Studies of dehydroepiandrosterone (DHEA) as a therapeutic agent in systemic lupus erythematosus.


Van Vollenhoven RF, McGuire JL




Ann Med Interne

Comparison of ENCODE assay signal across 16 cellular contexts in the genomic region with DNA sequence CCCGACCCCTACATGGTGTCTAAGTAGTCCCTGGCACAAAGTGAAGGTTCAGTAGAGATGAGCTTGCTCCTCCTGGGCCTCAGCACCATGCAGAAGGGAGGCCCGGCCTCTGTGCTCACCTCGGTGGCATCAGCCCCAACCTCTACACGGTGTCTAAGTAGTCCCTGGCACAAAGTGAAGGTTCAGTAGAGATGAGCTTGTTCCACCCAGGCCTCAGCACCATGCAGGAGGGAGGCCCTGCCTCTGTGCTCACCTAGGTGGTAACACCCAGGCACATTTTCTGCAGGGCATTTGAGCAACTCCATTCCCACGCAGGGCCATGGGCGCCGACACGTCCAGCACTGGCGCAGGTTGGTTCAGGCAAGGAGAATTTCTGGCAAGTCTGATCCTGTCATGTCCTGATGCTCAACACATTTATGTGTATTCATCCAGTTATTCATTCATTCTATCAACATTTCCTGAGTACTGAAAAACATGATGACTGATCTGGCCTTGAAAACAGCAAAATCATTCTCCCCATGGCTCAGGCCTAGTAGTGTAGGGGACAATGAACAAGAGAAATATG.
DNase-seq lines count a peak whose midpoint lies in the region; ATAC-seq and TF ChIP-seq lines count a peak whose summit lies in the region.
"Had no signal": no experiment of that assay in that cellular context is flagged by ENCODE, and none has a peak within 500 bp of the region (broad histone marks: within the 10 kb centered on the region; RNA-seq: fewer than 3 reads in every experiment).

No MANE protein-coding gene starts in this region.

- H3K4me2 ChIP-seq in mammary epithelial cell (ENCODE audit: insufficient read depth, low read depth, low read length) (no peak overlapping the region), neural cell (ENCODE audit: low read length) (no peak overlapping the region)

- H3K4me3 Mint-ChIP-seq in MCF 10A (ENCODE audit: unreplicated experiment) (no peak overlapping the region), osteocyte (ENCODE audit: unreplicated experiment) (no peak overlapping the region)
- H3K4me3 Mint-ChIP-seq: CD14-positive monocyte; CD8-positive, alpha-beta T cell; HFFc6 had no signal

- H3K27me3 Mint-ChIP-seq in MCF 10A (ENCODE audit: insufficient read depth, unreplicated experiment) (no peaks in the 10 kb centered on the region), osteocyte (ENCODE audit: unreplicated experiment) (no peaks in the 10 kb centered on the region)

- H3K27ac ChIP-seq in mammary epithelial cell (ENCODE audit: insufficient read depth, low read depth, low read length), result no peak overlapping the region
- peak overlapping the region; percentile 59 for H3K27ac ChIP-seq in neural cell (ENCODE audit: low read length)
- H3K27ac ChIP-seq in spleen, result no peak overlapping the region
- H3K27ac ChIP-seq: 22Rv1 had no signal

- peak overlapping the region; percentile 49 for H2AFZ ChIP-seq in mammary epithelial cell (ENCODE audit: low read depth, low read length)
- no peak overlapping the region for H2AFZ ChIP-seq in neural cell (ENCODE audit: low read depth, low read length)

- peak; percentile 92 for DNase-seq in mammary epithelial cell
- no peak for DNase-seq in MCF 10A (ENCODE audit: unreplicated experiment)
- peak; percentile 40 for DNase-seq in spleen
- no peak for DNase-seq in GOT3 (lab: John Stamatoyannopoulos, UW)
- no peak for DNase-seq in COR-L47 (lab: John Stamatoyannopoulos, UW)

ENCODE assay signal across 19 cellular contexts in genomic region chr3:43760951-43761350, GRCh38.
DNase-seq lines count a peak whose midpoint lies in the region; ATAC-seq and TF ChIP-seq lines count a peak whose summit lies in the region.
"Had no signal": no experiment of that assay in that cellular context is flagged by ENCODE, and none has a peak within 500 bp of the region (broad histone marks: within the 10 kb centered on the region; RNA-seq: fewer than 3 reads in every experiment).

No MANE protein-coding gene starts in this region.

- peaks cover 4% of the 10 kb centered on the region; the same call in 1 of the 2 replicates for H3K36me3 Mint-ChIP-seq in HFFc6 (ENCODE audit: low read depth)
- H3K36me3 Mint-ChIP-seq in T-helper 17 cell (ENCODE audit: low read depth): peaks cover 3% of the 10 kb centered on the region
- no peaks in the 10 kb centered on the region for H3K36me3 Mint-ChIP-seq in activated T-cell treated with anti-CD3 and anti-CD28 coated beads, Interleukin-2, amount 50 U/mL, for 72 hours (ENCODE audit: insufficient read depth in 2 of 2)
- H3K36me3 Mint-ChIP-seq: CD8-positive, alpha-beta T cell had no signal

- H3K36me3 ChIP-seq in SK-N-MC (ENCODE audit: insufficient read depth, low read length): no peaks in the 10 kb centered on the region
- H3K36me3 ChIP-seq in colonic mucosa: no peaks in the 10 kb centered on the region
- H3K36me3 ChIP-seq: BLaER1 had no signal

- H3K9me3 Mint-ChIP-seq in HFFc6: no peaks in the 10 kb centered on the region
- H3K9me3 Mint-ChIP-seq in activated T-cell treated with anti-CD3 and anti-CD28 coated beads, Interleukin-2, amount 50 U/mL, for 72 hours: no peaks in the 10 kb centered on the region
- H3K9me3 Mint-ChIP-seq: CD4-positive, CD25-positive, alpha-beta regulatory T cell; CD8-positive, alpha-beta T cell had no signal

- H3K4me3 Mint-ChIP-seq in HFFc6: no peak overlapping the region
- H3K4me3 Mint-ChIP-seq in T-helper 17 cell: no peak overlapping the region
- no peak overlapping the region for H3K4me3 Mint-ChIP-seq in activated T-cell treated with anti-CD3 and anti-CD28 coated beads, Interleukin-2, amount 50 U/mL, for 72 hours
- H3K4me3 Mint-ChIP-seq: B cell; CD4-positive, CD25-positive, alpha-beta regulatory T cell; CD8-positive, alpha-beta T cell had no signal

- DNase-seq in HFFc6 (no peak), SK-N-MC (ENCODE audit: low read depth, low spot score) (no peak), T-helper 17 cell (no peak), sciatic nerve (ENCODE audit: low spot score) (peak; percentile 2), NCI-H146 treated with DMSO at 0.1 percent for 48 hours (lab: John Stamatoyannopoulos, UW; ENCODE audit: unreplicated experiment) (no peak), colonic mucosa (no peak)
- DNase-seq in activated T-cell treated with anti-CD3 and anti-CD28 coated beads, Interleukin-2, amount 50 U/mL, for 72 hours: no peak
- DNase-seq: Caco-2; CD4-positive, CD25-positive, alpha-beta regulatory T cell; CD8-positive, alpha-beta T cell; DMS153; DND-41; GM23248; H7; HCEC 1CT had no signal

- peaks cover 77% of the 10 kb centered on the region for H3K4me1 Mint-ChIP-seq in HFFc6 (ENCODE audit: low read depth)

Several lines of investigation led to the consideration of dehydroepiandrosterone (DHEA) as a candidate for hormonal therapy in systemic lupus erythematosus, including DHEA deficiency in patients with SLE, the effects of sex steroids on SLE, the immunomodulatory effects of DHEA, and the results of DHEA in animal models of SLE. Uncontrolled observations in 50 patients suggested that DHEA has overall benefits for lupus activity, alleviating specific lupus symptoms as well the systemic manifestations of lupus, with incremental benefits over 3 to 12 months of treatment. DHEA, which was very well tolerated and safe, appeared to decrease the number of lupus flares and to have a steroid sparing effect. These results were confirmed in a small placebo-controlled trial, although the results were of borderline statistical significance. Currently, a number of additional trials with DHEA are underway, and it is anticipated that DHEA will find its place as a useful agent in the treatment of SLE.